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Radon remains an area danger

We’re right in the middle of National Radon Action Month, and it’s a good time to remember that homeowners in our area should have their homes tested for the radioactive gas and take steps to reduce the risk if elevated levels are detected.

Radon is colorless and odorless and is produced when uranium breaks down. It can enter your homes in many ways, including through cracks in a home’s foundation, windows and other joints.

Exposure to the gas can prove deadly — it’s the leading cause of lung cancer among nonsmokers and the second leading cause of lung cancer overall, right behind smoking.

Dangers associated with the gas are real, especially for residents of the Tri-State Area. According to the U.S. Environmental Protection Agency, counties in our region sit in the middle of a zone where predicted average indoor screening levels are greater than 4 picocuries per liter of air. And when readings reach that level, the EPA recommends you take action to fix your home.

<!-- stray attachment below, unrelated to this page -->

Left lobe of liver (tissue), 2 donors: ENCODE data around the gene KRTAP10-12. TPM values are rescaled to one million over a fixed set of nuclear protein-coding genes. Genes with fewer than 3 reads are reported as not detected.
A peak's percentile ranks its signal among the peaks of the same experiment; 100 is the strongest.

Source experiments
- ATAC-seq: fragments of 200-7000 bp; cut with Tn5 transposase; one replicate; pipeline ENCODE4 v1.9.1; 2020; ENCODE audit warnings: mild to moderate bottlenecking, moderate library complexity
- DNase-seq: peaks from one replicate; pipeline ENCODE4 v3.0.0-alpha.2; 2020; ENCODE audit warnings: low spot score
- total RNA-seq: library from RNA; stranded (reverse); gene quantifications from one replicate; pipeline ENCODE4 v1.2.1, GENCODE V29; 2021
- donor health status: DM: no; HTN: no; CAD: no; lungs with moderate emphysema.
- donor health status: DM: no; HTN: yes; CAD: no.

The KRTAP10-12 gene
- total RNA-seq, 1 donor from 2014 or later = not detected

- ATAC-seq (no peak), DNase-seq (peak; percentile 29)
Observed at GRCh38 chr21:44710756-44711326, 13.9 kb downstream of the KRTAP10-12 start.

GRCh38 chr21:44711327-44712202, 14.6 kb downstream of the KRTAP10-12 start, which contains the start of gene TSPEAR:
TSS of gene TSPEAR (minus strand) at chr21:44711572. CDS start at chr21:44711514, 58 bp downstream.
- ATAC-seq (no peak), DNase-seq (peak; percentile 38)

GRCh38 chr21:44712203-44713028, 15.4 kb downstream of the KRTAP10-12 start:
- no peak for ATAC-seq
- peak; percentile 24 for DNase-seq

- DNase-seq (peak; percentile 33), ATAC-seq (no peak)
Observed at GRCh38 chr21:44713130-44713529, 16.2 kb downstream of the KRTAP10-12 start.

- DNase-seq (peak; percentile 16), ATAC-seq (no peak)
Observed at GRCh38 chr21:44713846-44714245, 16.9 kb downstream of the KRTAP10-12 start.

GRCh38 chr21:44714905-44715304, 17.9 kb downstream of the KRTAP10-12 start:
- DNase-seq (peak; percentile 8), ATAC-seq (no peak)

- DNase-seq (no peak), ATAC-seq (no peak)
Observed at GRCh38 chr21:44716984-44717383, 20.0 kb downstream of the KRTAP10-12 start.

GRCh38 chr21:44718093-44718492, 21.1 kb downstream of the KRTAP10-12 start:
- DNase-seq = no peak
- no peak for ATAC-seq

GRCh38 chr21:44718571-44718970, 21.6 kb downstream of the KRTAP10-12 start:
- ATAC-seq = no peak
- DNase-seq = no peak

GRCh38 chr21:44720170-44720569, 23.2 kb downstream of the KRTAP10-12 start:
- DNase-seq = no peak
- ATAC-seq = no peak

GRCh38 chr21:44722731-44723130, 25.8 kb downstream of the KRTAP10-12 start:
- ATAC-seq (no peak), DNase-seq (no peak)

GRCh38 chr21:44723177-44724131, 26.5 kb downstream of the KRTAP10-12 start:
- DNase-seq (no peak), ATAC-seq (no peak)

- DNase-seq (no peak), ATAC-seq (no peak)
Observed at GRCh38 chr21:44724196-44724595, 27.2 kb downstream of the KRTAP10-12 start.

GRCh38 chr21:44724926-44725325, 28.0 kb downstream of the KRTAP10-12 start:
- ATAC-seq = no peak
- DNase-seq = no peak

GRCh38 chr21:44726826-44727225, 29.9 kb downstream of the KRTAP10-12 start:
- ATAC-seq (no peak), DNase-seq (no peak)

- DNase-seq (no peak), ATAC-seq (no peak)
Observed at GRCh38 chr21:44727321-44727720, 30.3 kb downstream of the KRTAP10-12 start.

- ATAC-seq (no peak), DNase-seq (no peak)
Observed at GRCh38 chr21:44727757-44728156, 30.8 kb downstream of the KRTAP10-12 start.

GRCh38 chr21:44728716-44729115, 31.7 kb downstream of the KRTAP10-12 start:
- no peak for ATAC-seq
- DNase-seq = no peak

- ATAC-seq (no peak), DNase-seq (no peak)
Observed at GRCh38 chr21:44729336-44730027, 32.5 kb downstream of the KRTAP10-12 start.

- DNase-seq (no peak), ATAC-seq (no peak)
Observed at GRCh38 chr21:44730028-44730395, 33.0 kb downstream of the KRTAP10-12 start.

Included in that zone are Jefferson, Harrison, Carroll, Belmont and Columbiana counties in Ohio; Hancock, Brooke and Ohio counties in West Virginia; and Beaver and Allegheny counties in Pennsylvania.

Homes should be tested for radon every two years or after any renovations are made, officials say. That includes the installation of windows, exterior doors, insulation, a roof or a furnace or air conditioner.

In addition to the self-test kits, homes can be evaluated by a licensed radon tester.

Indoor air quality is an important concern, especially in our homes, where we spend a large portion of our time.

Testing for radon, and following through with taking action to mitigate the risk, are important steps toward making our homes healthier places to live and raise our families.

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